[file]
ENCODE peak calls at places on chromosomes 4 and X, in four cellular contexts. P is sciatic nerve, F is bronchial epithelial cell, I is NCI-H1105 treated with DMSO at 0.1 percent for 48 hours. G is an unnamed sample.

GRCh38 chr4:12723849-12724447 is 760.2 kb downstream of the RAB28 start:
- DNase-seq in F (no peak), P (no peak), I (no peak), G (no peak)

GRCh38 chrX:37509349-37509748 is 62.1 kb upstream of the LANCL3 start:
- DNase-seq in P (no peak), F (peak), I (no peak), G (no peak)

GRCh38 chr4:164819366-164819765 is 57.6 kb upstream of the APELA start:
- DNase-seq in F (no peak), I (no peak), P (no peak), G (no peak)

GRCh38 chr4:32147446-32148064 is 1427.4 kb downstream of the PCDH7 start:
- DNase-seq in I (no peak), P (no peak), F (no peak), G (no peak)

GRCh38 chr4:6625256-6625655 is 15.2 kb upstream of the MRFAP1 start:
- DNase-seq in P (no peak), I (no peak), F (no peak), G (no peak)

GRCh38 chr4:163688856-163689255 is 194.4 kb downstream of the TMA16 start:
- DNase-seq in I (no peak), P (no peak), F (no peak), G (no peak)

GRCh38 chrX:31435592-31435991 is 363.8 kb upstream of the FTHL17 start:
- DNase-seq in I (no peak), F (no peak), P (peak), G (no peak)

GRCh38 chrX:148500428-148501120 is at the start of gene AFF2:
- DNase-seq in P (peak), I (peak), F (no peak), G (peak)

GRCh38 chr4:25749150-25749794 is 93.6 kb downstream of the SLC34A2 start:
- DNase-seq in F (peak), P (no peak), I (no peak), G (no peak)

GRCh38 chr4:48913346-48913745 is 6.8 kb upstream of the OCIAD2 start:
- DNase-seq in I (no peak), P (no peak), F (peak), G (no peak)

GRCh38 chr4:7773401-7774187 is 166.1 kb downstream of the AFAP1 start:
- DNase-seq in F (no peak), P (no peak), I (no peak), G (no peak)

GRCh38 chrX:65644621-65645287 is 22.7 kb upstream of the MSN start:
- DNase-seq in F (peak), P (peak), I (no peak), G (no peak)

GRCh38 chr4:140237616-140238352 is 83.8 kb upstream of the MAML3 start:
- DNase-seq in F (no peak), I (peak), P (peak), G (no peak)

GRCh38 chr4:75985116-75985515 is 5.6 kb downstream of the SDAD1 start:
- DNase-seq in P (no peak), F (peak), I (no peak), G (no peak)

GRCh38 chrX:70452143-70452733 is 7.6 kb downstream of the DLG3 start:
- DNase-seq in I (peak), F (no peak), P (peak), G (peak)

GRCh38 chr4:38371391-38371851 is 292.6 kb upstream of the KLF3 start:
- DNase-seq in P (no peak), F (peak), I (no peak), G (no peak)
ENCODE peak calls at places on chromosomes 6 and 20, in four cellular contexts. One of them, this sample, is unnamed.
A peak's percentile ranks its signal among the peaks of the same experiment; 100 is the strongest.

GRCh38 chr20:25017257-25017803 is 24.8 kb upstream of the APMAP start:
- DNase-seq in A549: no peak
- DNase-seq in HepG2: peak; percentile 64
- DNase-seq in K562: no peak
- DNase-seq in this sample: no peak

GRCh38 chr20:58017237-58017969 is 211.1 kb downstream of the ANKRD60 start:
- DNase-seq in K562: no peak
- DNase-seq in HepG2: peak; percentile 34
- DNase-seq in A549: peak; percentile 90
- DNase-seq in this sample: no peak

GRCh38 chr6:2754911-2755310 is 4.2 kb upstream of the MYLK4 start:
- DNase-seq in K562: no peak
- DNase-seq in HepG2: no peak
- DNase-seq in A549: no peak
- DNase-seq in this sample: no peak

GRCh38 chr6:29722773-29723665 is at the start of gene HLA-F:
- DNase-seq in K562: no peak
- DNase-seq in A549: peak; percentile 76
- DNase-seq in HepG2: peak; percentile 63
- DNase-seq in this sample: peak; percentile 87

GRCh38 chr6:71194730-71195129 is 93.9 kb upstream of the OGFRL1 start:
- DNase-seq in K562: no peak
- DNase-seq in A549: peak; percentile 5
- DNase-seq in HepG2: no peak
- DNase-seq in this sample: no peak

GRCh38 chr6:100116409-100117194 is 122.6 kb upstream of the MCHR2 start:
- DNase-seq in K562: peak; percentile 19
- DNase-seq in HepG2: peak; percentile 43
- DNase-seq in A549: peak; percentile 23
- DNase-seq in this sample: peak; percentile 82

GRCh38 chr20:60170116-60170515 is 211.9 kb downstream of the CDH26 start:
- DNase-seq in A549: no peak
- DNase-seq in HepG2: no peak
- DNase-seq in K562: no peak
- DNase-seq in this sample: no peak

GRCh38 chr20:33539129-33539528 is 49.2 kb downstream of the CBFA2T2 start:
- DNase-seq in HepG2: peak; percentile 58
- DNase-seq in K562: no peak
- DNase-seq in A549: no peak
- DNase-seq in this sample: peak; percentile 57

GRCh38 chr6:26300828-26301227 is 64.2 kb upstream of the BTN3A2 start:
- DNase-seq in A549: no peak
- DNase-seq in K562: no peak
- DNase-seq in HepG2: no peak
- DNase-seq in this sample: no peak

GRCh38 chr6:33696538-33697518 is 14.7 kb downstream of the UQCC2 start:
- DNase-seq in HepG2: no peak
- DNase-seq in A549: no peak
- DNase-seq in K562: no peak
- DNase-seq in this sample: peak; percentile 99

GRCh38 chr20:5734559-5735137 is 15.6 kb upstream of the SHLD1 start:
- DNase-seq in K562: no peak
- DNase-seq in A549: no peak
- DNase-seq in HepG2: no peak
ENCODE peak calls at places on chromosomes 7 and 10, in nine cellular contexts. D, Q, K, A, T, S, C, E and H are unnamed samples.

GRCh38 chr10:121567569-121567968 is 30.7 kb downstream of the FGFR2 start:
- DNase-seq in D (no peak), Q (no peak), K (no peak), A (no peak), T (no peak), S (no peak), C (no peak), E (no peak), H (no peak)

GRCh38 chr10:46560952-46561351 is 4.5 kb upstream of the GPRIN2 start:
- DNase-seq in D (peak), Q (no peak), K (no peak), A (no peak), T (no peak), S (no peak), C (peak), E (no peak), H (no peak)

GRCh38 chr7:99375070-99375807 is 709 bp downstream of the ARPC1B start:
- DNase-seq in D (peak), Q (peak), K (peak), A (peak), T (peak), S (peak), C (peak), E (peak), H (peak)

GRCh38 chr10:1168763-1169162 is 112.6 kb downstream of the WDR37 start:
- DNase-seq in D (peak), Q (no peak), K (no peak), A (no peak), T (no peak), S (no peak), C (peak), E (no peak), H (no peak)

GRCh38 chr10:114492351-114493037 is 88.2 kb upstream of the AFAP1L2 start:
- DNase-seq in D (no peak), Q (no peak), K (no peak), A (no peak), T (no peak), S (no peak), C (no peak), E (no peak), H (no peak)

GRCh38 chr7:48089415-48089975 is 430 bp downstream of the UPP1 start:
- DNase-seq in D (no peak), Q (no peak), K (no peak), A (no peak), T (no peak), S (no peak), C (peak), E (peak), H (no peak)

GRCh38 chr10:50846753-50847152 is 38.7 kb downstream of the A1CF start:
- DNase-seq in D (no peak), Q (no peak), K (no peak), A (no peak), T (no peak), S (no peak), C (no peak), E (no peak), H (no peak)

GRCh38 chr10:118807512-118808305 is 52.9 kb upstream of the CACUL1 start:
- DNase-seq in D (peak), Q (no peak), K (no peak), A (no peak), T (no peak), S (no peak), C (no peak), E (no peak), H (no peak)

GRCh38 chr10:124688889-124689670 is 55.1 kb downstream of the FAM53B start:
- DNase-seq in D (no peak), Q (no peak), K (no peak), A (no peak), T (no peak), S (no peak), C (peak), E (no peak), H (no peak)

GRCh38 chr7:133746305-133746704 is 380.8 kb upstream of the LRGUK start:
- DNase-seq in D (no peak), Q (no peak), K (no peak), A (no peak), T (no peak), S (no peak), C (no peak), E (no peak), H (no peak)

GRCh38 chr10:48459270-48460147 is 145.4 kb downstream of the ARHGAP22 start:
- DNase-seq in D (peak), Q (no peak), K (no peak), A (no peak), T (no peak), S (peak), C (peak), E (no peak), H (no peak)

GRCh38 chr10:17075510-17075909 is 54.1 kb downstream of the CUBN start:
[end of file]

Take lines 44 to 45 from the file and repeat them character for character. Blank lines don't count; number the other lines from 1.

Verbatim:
- DNase-seq in A549: peak; percentile 90
- DNase-seq in this sample: no peak